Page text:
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One Night for Love

By

Mary Balogh

Contents

PART I - The Return

Chapter 1

Chapter 2

PART II - Memory: One Night for Love

Chapter 3

PARTV III - An Impossible Dream

Chapter 4

Chapter 5

Chapter 6

Chapter 7

Chapter 8

Chapter 9

Chapter 10

Chapter 11

Chapter 12

Chapter 13

Chapter 14

Chapter 15

Chapter 16

PART IV - The Education of a Lady

Chapter 17

Chapter 18

Chapter 19

Chapter 20

Chapter 21

Chapter 22

Chapter 23

Chapter 24

PARTV V - The Education of a Lady

Chapter 25

Chapter 26

Chapter 27

'LILY, I WANT TO MAKE LOVE TO YOU.

Do you want it too?' he asked her.

'Yes.'

'You must not be frightened,' he told her. 'Not at any moment. However far advanced in passion I might become, I will stop the instant you tell me to stop. Will you believe that?'

'Yes,' she said. 'But I will not tell you to stop.'

She knew that she would want to. Before he made love to her, she would want to stop him. Because once they were together, she would know. She would know if her dreams of love must die forever. And she would know if after all, he found himself repulsed by the knowledge that another man had known her since their wedding day. But she would not stop him. This—tonight, all of it—was meant to be, and she would let it be, however it turned out.

Published by Dell Publishing a division of Random House, Inc.

Copyright © 1999 by Mary Balogh

ISBN: 0-440-22600-7

To Gayle Knutson,

a former student and present friend, who designed and created

my Web site in time for the promotion of this book.

With thanks.

www.marybalogh.com

 

PART I

The Return

 

Chapter 1

Despite the early hour and the chilly weather, the yard of the White Horse Inn in

Fetter Lane, London

, was crowded and noisy. The stagecoach for the West Country was preparing to make its daily run. Few passengers had yet boarded; most were milling about anxiously to see that their luggage had been properly stowed. Hawkers attempted to sell their wares to passengers for whom the day would be long and tedious. Grooms bustled about their business. Ragged children, when they were not being shooed back into the street, darted about, feeding on the excitement.

The guard blew his horn, a deafening warning that the coach would be departing within a few minutes and anyone with a ticket would be well advised to climb aboard.

Captain Gordon Harris, looking smart in the green regimentals of the Ninety-fifth Rifles, and his young wife, who was warmly and modishly dressed, looked somewhat out of place in such inelegant surroundings. But they were not themselves passengers. They had accompanied a woman to the White Horse in order to see her on her way.

Her appearance was in marked contrast to theirs. While she was clean and tidy, she was undeniably shabby. She wore a simple high-waisted cotton dress with a shawl for warmth. Both garments looked well worn and well washed. Her bonnet, which had perhaps once been pretty even if never quite modish, had clearly shielded its wearer from one too many rainstorms. Its wide brim was limp and misshapen. She was a young woman—indeed, she was so small and so slight of frame that she might at first glance have been mistaken for a mere girl. But there was something about her that drew second, more lingering glances from several of the men who were busy about their various tasks. There were beauty and grace and some indefinable air of femininity about her to proclaim that she was indeed a woman.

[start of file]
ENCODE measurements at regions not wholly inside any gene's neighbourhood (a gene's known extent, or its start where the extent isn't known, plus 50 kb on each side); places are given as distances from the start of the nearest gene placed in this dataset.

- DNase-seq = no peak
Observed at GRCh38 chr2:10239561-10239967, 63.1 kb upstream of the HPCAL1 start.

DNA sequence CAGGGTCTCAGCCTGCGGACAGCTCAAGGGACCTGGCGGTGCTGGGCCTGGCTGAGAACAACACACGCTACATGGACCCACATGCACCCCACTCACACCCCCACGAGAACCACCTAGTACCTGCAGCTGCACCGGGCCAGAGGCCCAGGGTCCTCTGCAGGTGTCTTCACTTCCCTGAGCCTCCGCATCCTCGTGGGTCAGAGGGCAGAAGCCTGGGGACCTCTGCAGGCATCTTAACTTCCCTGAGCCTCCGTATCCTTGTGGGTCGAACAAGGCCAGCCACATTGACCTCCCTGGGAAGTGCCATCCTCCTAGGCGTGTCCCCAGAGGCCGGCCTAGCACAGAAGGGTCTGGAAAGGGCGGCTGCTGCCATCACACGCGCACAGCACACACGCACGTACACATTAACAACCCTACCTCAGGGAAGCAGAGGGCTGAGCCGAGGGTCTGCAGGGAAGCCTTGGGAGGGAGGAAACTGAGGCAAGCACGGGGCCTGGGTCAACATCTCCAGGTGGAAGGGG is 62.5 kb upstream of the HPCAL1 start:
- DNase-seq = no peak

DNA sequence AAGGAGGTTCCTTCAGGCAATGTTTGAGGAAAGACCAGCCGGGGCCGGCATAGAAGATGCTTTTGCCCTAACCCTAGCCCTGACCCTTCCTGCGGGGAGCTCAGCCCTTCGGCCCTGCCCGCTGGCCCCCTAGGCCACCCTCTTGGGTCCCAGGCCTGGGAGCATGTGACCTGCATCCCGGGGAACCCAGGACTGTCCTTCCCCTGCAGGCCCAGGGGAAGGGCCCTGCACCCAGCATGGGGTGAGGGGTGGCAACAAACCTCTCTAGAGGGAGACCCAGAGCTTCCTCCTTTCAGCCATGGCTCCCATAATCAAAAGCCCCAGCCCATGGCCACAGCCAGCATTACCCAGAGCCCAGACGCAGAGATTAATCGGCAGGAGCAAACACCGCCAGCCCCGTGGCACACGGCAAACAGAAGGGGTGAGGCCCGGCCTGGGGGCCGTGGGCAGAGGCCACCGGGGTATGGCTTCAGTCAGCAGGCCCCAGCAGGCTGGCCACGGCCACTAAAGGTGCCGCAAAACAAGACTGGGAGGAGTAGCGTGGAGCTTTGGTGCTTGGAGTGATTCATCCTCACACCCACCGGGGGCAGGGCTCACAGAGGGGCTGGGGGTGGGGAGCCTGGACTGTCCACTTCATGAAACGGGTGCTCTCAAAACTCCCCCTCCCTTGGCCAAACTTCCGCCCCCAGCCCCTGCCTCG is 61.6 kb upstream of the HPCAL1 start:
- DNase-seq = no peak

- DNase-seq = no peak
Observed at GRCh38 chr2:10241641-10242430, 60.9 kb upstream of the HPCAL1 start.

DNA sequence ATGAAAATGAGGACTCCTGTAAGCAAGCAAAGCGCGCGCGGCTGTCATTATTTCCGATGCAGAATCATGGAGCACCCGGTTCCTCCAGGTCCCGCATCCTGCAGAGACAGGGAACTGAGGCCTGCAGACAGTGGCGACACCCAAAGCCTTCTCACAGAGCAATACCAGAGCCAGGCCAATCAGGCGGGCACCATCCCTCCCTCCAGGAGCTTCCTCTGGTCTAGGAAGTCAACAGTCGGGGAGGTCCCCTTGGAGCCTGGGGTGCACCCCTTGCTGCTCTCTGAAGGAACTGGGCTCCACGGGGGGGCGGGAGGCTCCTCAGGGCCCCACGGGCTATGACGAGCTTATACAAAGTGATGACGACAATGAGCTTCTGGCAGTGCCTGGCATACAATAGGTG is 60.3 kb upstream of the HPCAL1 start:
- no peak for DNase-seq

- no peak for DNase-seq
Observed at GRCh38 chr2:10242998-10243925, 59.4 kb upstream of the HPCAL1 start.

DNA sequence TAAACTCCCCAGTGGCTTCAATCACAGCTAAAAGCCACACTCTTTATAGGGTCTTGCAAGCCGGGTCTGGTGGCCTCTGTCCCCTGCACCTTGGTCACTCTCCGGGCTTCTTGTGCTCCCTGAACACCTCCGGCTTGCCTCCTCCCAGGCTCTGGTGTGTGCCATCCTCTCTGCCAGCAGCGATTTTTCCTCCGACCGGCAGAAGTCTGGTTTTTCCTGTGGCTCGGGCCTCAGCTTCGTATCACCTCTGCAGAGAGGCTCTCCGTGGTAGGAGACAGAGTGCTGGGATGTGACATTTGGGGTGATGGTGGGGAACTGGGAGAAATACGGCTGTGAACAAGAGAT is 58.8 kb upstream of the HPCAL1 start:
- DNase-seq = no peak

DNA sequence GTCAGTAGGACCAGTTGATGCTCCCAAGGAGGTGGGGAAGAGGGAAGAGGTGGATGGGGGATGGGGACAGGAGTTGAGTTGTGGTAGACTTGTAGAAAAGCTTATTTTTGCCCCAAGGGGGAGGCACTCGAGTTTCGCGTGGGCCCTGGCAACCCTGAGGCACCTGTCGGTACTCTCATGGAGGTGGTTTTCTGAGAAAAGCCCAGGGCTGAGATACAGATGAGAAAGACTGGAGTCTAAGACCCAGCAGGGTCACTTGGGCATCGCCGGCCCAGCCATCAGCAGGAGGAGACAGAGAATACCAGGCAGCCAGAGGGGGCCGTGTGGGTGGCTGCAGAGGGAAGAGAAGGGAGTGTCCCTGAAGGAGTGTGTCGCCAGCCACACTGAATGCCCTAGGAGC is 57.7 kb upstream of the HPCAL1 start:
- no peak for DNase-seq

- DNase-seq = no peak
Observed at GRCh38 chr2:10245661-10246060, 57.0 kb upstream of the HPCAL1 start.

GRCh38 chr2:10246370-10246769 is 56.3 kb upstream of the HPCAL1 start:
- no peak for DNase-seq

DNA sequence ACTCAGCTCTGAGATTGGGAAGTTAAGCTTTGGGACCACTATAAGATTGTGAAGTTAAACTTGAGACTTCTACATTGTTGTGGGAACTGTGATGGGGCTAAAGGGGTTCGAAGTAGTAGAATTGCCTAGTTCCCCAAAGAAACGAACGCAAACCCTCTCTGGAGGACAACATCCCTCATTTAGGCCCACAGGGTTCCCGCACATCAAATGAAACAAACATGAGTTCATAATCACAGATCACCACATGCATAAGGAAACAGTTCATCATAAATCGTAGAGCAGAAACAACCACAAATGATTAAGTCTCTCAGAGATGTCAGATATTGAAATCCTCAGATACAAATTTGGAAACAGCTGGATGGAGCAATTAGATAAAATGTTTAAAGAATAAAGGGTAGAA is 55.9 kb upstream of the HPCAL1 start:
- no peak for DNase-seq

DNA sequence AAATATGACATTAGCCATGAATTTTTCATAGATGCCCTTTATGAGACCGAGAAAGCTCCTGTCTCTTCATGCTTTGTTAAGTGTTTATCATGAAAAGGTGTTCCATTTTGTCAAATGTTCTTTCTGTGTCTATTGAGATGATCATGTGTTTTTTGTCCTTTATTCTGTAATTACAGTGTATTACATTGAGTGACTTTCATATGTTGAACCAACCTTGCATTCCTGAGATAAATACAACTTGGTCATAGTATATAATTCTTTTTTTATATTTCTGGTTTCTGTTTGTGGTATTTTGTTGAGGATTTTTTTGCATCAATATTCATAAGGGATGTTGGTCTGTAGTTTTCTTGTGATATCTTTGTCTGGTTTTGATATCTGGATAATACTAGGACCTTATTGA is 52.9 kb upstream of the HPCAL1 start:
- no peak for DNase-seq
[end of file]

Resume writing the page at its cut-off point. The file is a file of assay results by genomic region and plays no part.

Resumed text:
'I must be getting into the coach,' she said with a smile for the captain and his wife. 'You need not stay here any longer. It is too cold to be standing about.' She held out both her slim hands to Mrs. Harris, though she looked alternately at both of them. 'How will I ever be able to thank you sufficiently for all you have done for me?'

Tears sprang to Mrs. Harris's eyes, and she enfolded the young woman tightly in her arms. 'We have done nothing of any great significance,' she said. 'And now we are abandoning you to travel on the stage, the very cheapest form of transportation, when you might have gone more respectably by post chaise or at the very worst by the mailcoach.'

'I have borrowed enough from you,' the young woman said, 'without indulging in needless extravagances.'

'Borrowed.' Mrs. Harris removed a lace-edged handkerchief from her reticule and dabbed at her eyes with it.

'It is still not too late to alter your plans, you know.' Captain Harris took one of the young woman's hands in both of his own. 'Come back to our hotel with us for breakfast and I shall write that letter even before I eat, and send it on its way. I daresay there will be an answer within the week.'

'No, sir,' she told him quite firmly, though she smiled. 'I cannot wait. I must go.'

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